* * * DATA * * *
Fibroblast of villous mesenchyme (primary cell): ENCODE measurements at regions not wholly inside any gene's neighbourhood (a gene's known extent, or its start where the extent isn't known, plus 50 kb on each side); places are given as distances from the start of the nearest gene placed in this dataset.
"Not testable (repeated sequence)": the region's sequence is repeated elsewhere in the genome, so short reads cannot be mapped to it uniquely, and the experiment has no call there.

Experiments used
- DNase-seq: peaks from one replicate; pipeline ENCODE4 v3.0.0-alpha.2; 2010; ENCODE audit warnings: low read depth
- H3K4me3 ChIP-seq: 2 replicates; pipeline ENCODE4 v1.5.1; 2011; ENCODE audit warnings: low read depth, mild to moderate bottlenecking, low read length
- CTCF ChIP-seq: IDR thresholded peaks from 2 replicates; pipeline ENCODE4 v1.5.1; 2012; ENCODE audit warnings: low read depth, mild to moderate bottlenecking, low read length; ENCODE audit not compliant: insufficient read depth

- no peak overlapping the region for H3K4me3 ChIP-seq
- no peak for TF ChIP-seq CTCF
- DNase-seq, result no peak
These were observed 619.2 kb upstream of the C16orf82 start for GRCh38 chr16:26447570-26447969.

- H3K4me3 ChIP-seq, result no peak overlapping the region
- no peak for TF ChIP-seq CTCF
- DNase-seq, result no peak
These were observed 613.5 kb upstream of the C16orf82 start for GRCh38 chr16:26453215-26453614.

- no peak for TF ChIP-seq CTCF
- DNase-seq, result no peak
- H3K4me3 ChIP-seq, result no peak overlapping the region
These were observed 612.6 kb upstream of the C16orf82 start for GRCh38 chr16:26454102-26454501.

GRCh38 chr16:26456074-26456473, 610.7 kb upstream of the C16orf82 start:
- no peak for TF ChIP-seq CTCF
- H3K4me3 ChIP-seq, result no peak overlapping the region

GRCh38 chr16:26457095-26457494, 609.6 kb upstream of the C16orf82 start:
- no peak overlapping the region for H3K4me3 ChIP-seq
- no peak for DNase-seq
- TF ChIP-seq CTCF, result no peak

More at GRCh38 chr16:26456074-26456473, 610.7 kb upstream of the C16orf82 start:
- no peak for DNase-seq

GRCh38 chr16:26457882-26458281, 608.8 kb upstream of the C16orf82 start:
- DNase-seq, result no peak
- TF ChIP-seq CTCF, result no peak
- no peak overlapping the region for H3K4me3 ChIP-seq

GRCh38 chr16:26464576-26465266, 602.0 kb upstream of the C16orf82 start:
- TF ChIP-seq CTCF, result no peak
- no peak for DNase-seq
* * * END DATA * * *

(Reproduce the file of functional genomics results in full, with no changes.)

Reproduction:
Fibroblast of villous mesenchyme (primary cell): ENCODE measurements at regions not wholly inside any gene's neighbourhood (a gene's known extent, or its start where the extent isn't known, plus 50 kb on each side); places are given as distances from the start of the nearest gene placed in this dataset.
"Not testable (repeated sequence)": the region's sequence is repeated elsewhere in the genome, so short reads cannot be mapped to it uniquely, and the experiment has no call there.

Experiments used
- DNase-seq: peaks from one replicate; pipeline ENCODE4 v3.0.0-alpha.2; 2010; ENCODE audit warnings: low read depth
- H3K4me3 ChIP-seq: 2 replicates; pipeline ENCODE4 v1.5.1; 2011; ENCODE audit warnings: low read depth, mild to moderate bottlenecking, low read length
- CTCF ChIP-seq: IDR thresholded peaks from 2 replicates; pipeline ENCODE4 v1.5.1; 2012; ENCODE audit warnings: low read depth, mild to moderate bottlenecking, low read length; ENCODE audit not compliant: insufficient read depth

- no peak overlapping the region for H3K4me3 ChIP-seq
- no peak for TF ChIP-seq CTCF
- DNase-seq, result no peak
These were observed 619.2 kb upstream of the C16orf82 start for GRCh38 chr16:26447570-26447969.

- H3K4me3 ChIP-seq, result no peak overlapping the region
- no peak for TF ChIP-seq CTCF
- DNase-seq, result no peak
These were observed 613.5 kb upstream of the C16orf82 start for GRCh38 chr16:26453215-26453614.

- no peak for TF ChIP-seq CTCF
- DNase-seq, result no peak
- H3K4me3 ChIP-seq, result no peak overlapping the region
These were observed 612.6 kb upstream of the C16orf82 start for GRCh38 chr16:26454102-26454501.

GRCh38 chr16:26456074-26456473, 610.7 kb upstream of the C16orf82 start:
- no peak for TF ChIP-seq CTCF
- H3K4me3 ChIP-seq, result no peak overlapping the region

GRCh38 chr16:26457095-26457494, 609.6 kb upstream of the C16orf82 start:
- no peak overlapping the region for H3K4me3 ChIP-seq
- no peak for DNase-seq
- TF ChIP-seq CTCF, result no peak

More at GRCh38 chr16:26456074-26456473, 610.7 kb upstream of the C16orf82 start:
- no peak for DNase-seq

GRCh38 chr16:26457882-26458281, 608.8 kb upstream of the C16orf82 start:
- DNase-seq, result no peak
- TF ChIP-seq CTCF, result no peak
- no peak overlapping the region for H3K4me3 ChIP-seq

GRCh38 chr16:26464576-26465266, 602.0 kb upstream of the C16orf82 start:
- TF ChIP-seq CTCF, result no peak
- no peak for DNase-seq